Of the five “hottest” papers of 2009 in biology, three were published in NATURE, two in CELL. The topics are no surprise: genomics and stem cells. Click and read:
1. K. Takahashi, et al., “Induction of pluripotent stem cells from adult human fibroblasts by defined factors,” Cell, 131: 861-72, 2007.
Citations this year: 520
Total citations to date: 886
Findings: This work from Shinya Yamanaka’s lab in Japan was the first to demonstrate that induced pluripotent stem (iPS) cells can be generated from adult human dermal fibroblasts. Previous efforts by the team showed that iPS cells could be derived from mouse somatic cells
2. K.A. Frazer, et al., “A second generation human haplotype map of over 3.1 million SNPs,” Nature, 449: 854-61, 2007.
Citations this year: 389
Total citations to date: 588
Findings: Since the sequencing of the human genome in 2003, the International HapMap Project has explored single nucleotide polymorphisms (SNPs) — differences in a single letter of the DNA — to study how these small variations affect the development of diseases and the body’s response to pathogens and drugs. HapMap I, the original report, placed one SNP at roughly every 5,000 DNA letters. The newest map, featured in this paper, sequenced an additional 2 million SNPs, increasing the map’s resolution to one SNP per kilobase. The additional detail allows scientists to more closely investigate patterns in SNP differences, especially in hotspot regions, or concentrated stretches of DNA.
3. A. Barski, et al., “High-resolution profiling of histone methylations in the human genome,” Cell, 129: 823-37, 2007.
Citations this year: 299
Total citations to date:: 560
Findings: This study looked at how histone modifications influence gene expression in more detail than previous attempts. Using a powerful sequencing tool called Solexa 1G, the researchers mapped more than 20 million DNA sequences associated with specific forms of histones, finding there were differences in methylation patterns between stem cells and differentiated T cells.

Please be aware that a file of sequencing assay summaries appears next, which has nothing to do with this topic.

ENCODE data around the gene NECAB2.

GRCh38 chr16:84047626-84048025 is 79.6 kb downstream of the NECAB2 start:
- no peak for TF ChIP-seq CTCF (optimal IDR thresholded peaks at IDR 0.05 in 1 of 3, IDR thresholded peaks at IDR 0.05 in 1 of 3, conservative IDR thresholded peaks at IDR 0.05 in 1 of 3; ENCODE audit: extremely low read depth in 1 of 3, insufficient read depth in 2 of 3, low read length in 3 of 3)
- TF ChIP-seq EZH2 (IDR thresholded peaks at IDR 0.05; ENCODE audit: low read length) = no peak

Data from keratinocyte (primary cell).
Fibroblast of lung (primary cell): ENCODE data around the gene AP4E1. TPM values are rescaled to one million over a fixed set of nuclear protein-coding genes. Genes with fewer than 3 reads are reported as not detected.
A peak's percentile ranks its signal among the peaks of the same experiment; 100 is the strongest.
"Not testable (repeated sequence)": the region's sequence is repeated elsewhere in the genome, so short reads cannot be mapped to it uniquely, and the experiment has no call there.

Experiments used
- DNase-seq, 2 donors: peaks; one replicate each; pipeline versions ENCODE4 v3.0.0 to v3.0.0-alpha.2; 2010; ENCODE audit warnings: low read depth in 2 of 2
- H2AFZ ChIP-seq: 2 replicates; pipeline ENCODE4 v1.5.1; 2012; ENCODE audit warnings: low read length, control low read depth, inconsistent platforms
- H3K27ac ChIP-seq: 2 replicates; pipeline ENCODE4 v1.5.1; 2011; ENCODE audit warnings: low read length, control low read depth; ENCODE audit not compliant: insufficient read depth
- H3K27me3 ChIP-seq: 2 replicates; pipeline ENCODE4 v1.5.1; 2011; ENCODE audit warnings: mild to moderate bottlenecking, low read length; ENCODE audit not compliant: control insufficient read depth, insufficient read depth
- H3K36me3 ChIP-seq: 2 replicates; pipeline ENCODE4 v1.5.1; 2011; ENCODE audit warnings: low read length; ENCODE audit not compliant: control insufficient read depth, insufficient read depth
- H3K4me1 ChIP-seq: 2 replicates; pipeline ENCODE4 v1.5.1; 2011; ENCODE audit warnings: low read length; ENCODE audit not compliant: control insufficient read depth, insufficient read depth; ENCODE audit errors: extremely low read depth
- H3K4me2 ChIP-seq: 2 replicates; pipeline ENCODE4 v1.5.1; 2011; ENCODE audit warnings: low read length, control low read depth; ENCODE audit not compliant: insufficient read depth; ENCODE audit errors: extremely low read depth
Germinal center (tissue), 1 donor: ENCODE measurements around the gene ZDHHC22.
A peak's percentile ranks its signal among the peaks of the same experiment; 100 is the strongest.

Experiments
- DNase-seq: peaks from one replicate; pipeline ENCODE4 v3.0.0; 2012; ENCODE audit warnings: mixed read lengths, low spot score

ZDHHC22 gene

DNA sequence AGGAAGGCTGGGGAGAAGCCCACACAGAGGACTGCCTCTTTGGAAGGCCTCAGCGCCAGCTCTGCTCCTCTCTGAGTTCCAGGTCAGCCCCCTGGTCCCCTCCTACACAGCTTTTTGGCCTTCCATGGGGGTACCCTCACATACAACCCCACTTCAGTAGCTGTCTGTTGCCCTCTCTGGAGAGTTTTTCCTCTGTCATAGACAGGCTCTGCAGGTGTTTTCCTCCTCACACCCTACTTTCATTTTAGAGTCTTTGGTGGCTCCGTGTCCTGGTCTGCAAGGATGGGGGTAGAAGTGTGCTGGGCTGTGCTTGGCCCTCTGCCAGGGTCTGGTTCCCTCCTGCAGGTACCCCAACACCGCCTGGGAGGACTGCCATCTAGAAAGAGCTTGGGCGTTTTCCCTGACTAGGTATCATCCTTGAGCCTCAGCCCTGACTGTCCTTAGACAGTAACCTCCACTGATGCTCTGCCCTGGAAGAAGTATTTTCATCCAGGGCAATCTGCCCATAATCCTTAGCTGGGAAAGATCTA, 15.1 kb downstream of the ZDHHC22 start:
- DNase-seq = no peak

4. E. Birney, et al., “Identification and analysis of functional elements in 1% of the human genome by the ENCODE pilot project, “Nature, 447: 799-816, 2007.
Citations this year: 267
Total citations to date: 618
Findings: The ENCODE project — ENCODE stands for the ENCyclopedia Of DNA Elements — set out to identify all functional elements in the human genome. After examining one percent of the genome, the paper revealed several new insights about how information encoded in the DNA comes to life in a cell.
5. A M. Wernig, et al., “In vitro reprogramming of fibroblasts into a pluripotent ES-cell-like state,” Nature 448: 318-24, 2007.
Citations this year: 237
Total citations to date: 512
Findings: Scientists successfully performed somatic-cell nuclear transfer (SCNT), producing stem cell lines and cloned animals for the first time using fertilized mouse eggs.